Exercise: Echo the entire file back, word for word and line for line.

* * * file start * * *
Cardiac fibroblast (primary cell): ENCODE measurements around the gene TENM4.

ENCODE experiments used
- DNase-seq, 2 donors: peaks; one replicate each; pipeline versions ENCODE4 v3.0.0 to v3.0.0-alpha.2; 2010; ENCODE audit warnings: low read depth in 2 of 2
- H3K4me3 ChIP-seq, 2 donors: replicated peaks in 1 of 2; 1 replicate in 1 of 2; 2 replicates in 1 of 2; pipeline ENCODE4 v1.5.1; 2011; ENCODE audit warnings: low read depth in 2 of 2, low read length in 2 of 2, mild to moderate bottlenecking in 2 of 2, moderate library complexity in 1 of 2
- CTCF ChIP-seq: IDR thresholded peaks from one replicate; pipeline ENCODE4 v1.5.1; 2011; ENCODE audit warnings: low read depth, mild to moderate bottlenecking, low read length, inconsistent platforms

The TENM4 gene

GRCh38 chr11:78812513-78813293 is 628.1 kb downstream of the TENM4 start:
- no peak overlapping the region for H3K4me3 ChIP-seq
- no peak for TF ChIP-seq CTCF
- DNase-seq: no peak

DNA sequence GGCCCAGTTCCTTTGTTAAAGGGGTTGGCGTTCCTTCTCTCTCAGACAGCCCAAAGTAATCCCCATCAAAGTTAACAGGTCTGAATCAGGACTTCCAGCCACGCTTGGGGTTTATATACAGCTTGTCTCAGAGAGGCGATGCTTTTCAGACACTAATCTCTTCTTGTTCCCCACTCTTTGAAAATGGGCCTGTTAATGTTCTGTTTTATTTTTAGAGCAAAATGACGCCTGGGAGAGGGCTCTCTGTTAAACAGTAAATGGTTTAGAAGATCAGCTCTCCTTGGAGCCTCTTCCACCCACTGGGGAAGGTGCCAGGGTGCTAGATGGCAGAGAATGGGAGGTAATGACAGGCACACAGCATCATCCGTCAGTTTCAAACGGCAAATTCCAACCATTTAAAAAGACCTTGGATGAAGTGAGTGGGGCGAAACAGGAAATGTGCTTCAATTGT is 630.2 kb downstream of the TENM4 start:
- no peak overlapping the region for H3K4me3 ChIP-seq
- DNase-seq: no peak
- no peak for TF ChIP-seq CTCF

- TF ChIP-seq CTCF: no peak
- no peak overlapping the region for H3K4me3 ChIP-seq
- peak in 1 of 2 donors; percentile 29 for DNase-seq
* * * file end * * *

Cardiac fibroblast (primary cell): ENCODE measurements around the gene TENM4.

ENCODE experiments used
- DNase-seq, 2 donors: peaks; one replicate each; pipeline versions ENCODE4 v3.0.0 to v3.0.0-alpha.2; 2010; ENCODE audit warnings: low read depth in 2 of 2
- H3K4me3 ChIP-seq, 2 donors: replicated peaks in 1 of 2; 1 replicate in 1 of 2; 2 replicates in 1 of 2; pipeline ENCODE4 v1.5.1; 2011; ENCODE audit warnings: low read depth in 2 of 2, low read length in 2 of 2, mild to moderate bottlenecking in 2 of 2, moderate library complexity in 1 of 2
- CTCF ChIP-seq: IDR thresholded peaks from one replicate; pipeline ENCODE4 v1.5.1; 2011; ENCODE audit warnings: low read depth, mild to moderate bottlenecking, low read length, inconsistent platforms

The TENM4 gene

GRCh38 chr11:78812513-78813293 is 628.1 kb downstream of the TENM4 start:
- no peak overlapping the region for H3K4me3 ChIP-seq
- no peak for TF ChIP-seq CTCF
- DNase-seq: no peak

DNA sequence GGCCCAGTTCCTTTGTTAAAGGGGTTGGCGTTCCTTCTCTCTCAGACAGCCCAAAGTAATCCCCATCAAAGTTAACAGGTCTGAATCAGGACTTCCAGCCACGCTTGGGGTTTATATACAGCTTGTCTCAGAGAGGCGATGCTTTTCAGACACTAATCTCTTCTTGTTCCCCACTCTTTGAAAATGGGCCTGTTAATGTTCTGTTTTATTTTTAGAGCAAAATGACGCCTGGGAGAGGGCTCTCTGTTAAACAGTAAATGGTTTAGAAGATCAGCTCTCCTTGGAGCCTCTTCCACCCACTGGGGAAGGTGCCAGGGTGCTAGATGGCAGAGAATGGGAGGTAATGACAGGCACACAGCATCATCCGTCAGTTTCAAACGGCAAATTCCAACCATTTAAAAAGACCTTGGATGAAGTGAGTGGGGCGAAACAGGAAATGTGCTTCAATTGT is 630.2 kb downstream of the TENM4 start:
- no peak overlapping the region for H3K4me3 ChIP-seq
- DNase-seq: no peak
- no peak for TF ChIP-seq CTCF

- TF ChIP-seq CTCF: no peak
- no peak overlapping the region for H3K4me3 ChIP-seq
- peak in 1 of 2 donors; percentile 29 for DNase-seq